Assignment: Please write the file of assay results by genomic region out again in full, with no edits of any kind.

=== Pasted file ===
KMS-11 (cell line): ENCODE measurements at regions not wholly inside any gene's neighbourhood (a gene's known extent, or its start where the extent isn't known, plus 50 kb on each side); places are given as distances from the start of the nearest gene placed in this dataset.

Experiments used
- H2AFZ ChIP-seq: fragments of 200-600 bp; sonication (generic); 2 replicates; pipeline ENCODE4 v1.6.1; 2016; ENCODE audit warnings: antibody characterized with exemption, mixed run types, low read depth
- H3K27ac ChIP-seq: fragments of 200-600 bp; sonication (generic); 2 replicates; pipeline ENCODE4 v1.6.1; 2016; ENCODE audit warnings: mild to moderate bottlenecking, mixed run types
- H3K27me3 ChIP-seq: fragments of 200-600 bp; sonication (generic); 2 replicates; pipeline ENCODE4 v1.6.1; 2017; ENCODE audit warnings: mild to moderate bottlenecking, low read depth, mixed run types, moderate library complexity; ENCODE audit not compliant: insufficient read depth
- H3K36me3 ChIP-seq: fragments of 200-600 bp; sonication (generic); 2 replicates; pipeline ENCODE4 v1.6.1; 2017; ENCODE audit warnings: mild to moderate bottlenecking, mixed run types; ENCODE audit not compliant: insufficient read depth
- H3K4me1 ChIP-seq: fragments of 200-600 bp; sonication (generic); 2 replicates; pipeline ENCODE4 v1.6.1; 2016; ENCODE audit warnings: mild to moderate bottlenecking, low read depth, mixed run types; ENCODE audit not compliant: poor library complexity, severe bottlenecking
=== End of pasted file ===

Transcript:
KMS-11 (cell line): ENCODE measurements at regions not wholly inside any gene's neighbourhood (a gene's known extent, or its start where the extent isn't known, plus 50 kb on each side); places are given as distances from the start of the nearest gene placed in this dataset.

Experiments used
- H2AFZ ChIP-seq: fragments of 200-600 bp; sonication (generic); 2 replicates; pipeline ENCODE4 v1.6.1; 2016; ENCODE audit warnings: antibody characterized with exemption, mixed run types, low read depth
- H3K27ac ChIP-seq: fragments of 200-600 bp; sonication (generic); 2 replicates; pipeline ENCODE4 v1.6.1; 2016; ENCODE audit warnings: mild to moderate bottlenecking, mixed run types
- H3K27me3 ChIP-seq: fragments of 200-600 bp; sonication (generic); 2 replicates; pipeline ENCODE4 v1.6.1; 2017; ENCODE audit warnings: mild to moderate bottlenecking, low read depth, mixed run types, moderate library complexity; ENCODE audit not compliant: insufficient read depth
- H3K36me3 ChIP-seq: fragments of 200-600 bp; sonication (generic); 2 replicates; pipeline ENCODE4 v1.6.1; 2017; ENCODE audit warnings: mild to moderate bottlenecking, mixed run types; ENCODE audit not compliant: insufficient read depth
- H3K4me1 ChIP-seq: fragments of 200-600 bp; sonication (generic); 2 replicates; pipeline ENCODE4 v1.6.1; 2016; ENCODE audit warnings: mild to moderate bottlenecking, low read depth, mixed run types; ENCODE audit not compliant: poor library complexity, severe bottlenecking